Today's public square permeates with verbal violence. Each side gathers a group of like minded people and lob ad hominem arguments to the enemy. Whether the issues are political, philosophical, or theological, every one talks past one another. As a result, the public square reverberates with the war cries of sectarian factions as the verbal arrows of attack fly across the public square. The goal of civil conversation quickly declines into barbarian assault. Is there any hope for renewal and civility in our public dialogue with one another, or are we doomed to watch talking heads argue with tweet-able one-liners for the foreseeable future? Is there any hope for the recovery of rhetoric and courtesy on the issues of utmost importance?
All is not lost, but if we hope to make the war-ravaged public square a place of lively, substantive conversation, we must identify and recognize the differing worldviews that make up our pluralistic culture. We must not demonize, but empathize with those whom we disagree with the most. Rather than creating straw men or defacing a caricature of our opponents, we must seek a mutual understanding no matter how wide the gap of our differences. This requires both patience and love: patience, because these conversations take time and cannot happen over 140-character-tweets or the few minutes between commercial breaks, and love, because we must care enough about our neighbor to truly understand his or her own position, motivations, and desires.
If we seek to truly understand one another and engage in a substantive way, we must understand the worldview of our conversation companions. Yet, many are blind to their own worldview let alone aware of the worldview of the person to which they speak. If we fail to recognize the differing worldview presuppositions, our conversations will fail to take off, and only sputter in futility.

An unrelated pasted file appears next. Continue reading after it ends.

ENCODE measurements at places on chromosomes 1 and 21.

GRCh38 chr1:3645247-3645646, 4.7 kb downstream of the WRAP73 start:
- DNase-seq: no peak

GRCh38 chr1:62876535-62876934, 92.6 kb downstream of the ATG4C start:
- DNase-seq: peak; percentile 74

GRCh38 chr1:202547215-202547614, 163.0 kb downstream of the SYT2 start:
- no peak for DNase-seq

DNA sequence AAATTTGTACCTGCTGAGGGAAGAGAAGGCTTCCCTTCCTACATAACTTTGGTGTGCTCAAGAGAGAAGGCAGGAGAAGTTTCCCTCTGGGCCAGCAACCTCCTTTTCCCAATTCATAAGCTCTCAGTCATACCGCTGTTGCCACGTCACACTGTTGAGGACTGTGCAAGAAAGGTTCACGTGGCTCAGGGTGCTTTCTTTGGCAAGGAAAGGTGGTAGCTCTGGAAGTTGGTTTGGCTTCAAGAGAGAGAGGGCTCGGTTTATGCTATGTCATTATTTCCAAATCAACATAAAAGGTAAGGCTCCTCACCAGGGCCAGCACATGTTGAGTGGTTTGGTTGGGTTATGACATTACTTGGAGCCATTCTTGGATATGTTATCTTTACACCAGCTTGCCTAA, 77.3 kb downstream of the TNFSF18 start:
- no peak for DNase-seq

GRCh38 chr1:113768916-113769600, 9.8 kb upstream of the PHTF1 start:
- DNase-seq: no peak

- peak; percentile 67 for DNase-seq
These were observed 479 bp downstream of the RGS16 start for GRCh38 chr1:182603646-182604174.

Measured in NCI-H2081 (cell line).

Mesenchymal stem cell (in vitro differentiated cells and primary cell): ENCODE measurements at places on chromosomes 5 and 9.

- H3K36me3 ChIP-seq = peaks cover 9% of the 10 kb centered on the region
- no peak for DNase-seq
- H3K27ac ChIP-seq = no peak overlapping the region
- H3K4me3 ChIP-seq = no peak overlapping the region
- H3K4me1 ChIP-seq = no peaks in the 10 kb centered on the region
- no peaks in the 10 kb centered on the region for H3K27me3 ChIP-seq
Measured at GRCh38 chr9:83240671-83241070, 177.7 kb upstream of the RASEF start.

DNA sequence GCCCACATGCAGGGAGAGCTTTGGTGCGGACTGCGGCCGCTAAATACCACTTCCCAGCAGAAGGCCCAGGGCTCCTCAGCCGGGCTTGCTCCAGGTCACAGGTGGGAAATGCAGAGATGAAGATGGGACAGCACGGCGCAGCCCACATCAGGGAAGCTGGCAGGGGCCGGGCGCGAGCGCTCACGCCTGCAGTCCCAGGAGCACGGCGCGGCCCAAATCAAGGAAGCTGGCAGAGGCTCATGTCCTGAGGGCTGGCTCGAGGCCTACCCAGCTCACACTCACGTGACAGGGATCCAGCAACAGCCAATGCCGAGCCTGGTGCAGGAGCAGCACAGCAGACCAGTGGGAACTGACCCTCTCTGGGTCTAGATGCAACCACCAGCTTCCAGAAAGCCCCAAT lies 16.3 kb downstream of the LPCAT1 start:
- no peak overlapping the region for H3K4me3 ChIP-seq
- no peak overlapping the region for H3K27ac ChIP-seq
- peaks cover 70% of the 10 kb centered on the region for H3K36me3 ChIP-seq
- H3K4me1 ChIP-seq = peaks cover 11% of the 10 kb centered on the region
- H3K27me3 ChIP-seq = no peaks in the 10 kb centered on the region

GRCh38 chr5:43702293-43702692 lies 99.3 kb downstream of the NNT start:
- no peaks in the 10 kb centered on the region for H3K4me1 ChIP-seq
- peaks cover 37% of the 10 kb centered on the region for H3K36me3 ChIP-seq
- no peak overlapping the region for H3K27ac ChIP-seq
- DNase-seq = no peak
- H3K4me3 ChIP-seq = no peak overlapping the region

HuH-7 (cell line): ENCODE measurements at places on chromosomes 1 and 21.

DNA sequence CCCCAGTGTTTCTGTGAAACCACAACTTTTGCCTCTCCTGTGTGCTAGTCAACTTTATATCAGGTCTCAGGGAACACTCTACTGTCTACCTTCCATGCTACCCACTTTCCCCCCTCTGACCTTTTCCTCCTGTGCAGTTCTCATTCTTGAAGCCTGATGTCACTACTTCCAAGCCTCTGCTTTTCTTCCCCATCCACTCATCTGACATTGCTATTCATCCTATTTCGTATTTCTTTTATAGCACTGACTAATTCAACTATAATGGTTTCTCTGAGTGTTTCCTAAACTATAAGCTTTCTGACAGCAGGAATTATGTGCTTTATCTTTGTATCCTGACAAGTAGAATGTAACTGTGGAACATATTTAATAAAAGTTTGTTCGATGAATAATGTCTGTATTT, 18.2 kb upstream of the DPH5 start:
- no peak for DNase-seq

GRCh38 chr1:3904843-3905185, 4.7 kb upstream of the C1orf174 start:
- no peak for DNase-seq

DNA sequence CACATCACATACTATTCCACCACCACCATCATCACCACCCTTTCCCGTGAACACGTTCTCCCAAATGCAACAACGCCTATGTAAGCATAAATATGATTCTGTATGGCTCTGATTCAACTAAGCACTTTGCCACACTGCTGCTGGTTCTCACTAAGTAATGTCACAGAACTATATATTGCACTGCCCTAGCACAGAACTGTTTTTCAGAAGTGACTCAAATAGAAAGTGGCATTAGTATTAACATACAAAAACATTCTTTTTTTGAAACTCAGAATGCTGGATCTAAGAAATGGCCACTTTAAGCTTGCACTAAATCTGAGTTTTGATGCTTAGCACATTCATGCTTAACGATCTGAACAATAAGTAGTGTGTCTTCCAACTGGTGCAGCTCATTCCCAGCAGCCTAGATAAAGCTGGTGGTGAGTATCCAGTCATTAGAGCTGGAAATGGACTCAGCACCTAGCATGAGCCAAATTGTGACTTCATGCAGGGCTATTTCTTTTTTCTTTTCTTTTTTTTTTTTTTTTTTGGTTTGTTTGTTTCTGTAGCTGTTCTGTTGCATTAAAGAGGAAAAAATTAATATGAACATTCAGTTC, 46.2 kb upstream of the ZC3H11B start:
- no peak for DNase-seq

[Tweet "Worldview no mans land does not exist."]
Worldview no mans land does not exist. Everybody has one. No one can argue from a place of neutrality as we stand on our own presuppositions no matter how firm or mushy they may be. The man who thinks he can argue from neutrality will never contribute reasonably to any philosophical or theological debate as he lives in a idealistic, self-centered world of fiction. To discuss important issues meaningfully requires that we possess the courage to confess our own biases. Only then will we have a conversation that is both substantial and above all charitable.
[Tweet "Worldviews are inextricably theological."]
Worldviews are inextricably theological. Every person has their own answers to the big questions of life. Why does the world exist and how does it exist? Is there a God, if so who is he (or she)? What is the fundamental problem of human beings? For what purpose is the universe moving towards? How a person answers those questions determines the worldview. Christians answer those questions a very particular way. We believe that God exists in Trinity as the creator who redeems fallen humanity through the incarnate and resurrected Christ, the true King who will restore and renew this broken world to the praise of his glory. Knowing the gospel lens of the Christian worldview, will help us identify the similarities and differences of alternate worldview, whether Islamic, pantheistic, or atheistic.
So, may we lend our ear to our opponents and study the presuppositional ground on which they stand. May we understand their own fish bowl so we can perceive the worldview environment in which their ideas come forth. Christians above all must love our neighbors well by observing the shelter of ideas our opponents have constructed around themselves. To use the words of Francis Schaeffer, our goal then as Christians in the public square is to remove the unstable roof of their worldview, exposing the inconsistencies and holes in their thinking in hopes of showing the reasonableness of the Christian worldview. Perhaps Schaeffer's apologetic method outlined in his book The God Who Is There would best be saved as a post for another day, but before we as Christians can hope to engage in the public square we must understand the differing worldview of those around us, listening both with patience and love, then may we see less verbal arrows and more civil conversation.